Comfort for a victim of abuse

Providing Comfort for Victims of Abuse (Part 4 of 4)

“The God of all comfort … comforts us in all our trials.” – 2 Corinthians 1:3-4

[From ws 5/19 p.14 Study Article 20: July 15-21, 2019]

Providing Comfort for Victims of Abuse. How well does the Organization do with regard to this? Let us examine the claims and the reality.

The first 7 paragraphs are a good summary of some of the effects of child abuse.

But sadly the incorrect JW doctrine enters to spoil the article in Paragraph 8 “Such widespread abuse is clear evidence that we are living in the last days, a time when many have “no natural affection” and when “wicked men and impostors will advance from bad to worse.” (2 Timothy 3:1-5, 13)”

Widespread abuse is no evidence that we are living in the last days. Is there evidence that the incidence of abuse has greatly increased? Or is it just that it is more reported on, or better known than in the past? In his letter to Timothy, Paul was referring to the fast approaching end of the Jewish nation, which was foretold by Jesus to occur while the generation he preached to was still alive. More importantly did Jesus say we would be able to realise we were living in the days just prior to Armageddon?

Matthew 24:49 records Jesus as warning “On this account YOU too prove yourselves ready, because at an hour that YOU do not think to be it, the Son of man is coming”

So, to claim we are living in the last days is to contradict Jesus. He said when “you do not think to be it”, and in Matthew 24:36 “Concerning that day and hour nobody knows, neither the angels of the heavens nor the Son, but only the Father.” What makes the Organization think they know better than the angels and Jesus?

The section “Who can provide comfort?” tries to push the elders as the source of comfort.

Surely, those best placed to help victims are those who have suffered similarly and recovered as far as is possible. They can therefore more easily understand what the victim is going through and how they feel. Those who are next best placed to help are professionals who are trained to assist such ones and have experience doing so. Elders, even genuinely caring ones, may likely never had to help such a victim before. Regardless of their sincerity, and their Bible knowledge, they will be highly inexperienced and ill-equipped to properly assist such victims. As such they could do more harm than good. For example, how would the elders answer this question from a victim “I prayed to Jehovah, asking him to stop the abuser, but why did the abuse continue”? Would the elders be prepared to admit that despite Watchtower articles suggesting the opposite, the evidence in the scriptures is that God, only rarely, intervened on behalf of an individual, and this is when the outcome of his purpose is at stake. Or would an elder be prepared to admit that (if the abuser was an appointed man) Jehovah does not have the Holy Spirit appoint elders and servants in the congregation, but rather they are appointments by men?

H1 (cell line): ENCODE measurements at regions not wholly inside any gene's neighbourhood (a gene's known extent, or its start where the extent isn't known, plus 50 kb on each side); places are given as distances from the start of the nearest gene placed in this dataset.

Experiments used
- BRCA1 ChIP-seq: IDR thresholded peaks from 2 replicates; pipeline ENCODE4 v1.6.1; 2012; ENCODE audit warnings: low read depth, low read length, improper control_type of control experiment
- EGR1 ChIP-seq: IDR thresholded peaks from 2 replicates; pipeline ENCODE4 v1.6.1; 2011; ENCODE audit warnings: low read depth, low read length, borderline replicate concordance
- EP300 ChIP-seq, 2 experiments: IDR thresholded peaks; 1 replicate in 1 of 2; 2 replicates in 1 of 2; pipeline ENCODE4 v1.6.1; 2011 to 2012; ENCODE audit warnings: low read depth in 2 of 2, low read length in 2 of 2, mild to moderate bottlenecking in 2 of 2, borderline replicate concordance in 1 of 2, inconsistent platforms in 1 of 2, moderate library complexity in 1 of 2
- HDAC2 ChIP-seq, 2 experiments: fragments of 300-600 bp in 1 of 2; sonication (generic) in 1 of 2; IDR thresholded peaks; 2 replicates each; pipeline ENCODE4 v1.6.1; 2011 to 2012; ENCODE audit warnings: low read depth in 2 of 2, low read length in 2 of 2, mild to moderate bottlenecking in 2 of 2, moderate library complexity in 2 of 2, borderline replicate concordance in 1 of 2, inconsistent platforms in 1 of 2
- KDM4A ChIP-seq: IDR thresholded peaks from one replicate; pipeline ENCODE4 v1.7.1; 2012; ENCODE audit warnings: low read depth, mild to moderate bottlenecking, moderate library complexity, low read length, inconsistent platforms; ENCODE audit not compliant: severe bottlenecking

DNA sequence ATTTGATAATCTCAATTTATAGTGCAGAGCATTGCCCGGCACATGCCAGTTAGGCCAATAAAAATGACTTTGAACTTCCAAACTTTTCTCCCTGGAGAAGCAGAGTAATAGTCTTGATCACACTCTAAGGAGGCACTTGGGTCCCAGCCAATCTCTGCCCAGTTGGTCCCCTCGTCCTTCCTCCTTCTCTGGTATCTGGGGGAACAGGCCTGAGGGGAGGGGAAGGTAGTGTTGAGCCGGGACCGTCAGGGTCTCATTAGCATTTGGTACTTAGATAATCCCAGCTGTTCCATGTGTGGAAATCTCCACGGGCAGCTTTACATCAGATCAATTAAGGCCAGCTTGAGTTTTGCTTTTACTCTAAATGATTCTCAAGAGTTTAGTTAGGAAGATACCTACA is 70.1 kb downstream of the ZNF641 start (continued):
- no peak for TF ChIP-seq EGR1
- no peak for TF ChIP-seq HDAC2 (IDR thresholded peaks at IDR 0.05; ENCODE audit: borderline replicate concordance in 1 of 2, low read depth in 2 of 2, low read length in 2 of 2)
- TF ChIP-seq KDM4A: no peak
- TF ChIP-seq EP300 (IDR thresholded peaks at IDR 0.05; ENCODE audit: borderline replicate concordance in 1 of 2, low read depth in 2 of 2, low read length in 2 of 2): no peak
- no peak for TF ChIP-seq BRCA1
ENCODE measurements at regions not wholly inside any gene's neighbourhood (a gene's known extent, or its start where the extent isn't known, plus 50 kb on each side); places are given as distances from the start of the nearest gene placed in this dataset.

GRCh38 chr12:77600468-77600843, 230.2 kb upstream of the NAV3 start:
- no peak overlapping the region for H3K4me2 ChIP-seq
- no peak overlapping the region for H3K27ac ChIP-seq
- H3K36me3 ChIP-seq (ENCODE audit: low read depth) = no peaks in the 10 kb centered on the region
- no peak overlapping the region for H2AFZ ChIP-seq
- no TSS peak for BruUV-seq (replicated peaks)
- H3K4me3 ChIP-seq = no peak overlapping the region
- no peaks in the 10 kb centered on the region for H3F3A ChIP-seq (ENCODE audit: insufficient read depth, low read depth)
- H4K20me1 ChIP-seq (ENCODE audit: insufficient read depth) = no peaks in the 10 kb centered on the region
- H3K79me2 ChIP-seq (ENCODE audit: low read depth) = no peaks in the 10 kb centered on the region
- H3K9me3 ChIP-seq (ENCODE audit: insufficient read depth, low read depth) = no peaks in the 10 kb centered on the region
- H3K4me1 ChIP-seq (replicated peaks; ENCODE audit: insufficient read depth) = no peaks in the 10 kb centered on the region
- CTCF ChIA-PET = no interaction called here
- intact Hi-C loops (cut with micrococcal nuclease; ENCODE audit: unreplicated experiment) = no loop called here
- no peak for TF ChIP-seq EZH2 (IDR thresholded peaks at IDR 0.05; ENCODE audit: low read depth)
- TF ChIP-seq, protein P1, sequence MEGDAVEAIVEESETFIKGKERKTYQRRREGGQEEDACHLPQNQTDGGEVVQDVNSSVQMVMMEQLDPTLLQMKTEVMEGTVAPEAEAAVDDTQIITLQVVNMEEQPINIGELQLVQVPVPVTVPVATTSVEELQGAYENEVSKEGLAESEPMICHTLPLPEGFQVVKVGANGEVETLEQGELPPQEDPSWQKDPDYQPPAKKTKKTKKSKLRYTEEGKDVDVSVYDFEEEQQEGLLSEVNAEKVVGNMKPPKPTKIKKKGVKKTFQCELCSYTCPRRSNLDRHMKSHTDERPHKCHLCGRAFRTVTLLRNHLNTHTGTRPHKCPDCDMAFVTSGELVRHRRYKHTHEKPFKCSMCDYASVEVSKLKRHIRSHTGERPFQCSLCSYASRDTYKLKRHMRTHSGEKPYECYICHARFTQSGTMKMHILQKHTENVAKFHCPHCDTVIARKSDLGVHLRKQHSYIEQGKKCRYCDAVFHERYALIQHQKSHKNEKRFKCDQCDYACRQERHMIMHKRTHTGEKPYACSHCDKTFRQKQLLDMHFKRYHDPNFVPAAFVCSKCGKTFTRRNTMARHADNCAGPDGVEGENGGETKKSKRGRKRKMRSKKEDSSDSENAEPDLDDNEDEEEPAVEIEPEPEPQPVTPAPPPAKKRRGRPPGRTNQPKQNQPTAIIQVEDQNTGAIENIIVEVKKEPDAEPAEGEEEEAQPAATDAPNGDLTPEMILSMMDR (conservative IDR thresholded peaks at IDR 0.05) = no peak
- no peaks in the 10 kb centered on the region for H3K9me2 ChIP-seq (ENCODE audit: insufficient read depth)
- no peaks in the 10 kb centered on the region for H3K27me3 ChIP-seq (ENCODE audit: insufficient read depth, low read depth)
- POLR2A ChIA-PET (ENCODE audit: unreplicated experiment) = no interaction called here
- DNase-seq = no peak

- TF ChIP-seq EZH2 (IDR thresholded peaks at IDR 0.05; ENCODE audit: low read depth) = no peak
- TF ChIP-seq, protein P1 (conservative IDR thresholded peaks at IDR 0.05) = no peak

For congregation members paragraph 13 contains good advice saying regarding “1 Kings 19:5-8. That account illustrates a useful truth: Sometimes a simple act of practical kindness can do a great deal of good. Perhaps a meal, a modest gift, or a thoughtful card would assure a downhearted brother or sister of our love and concern. If we feel uncomfortable discussing very personal or painful subjects, perhaps we can still give such practical help.”.

Paragraph 14 suggests “For instance, elders should keep in mind that a distressed sister may feel safer and more comfortable having a cup of tea in a relaxed setting at home than she would in a Kingdom Hall conference room. Another might feel the opposite.” Although the picture shows another sister present, (and therefore the elders accepting it), the footnote mentions the sister (the victim) invited the other sister, not the elders. Why does it not recommend that when elders are making this type of visit they should suggest to the victim that the victim might like to have a close friend present and that would be more than acceptable to them?

Paragraphs 15-17 give good reminders about being good listeners. However, encouraging professional help would perhaps be better, with this type of help being more useful later in the healing process.

The concluding paragraphs deal with suggestions as to how to pray earnestly with victims and choose the right words to say, and some good scriptures to share with them.

All of this is good, but as shown in our review of last week’s study article, if only the Organization would make changes to their unscriptural, unloving policies, so that the number of victims was minimised in the first place.

At least we can whole heartedly agree with the concluding comments, “Meanwhile, let us do all we can to show love to those who have experienced abuse. Moreover, how comforting it is to know that Jehovah will permanently heal all those who have been abused by Satan and his world! Soon, these painful things will never again come up into the mind or heart. Isaiah 65:7”.

See the other review of this series here:

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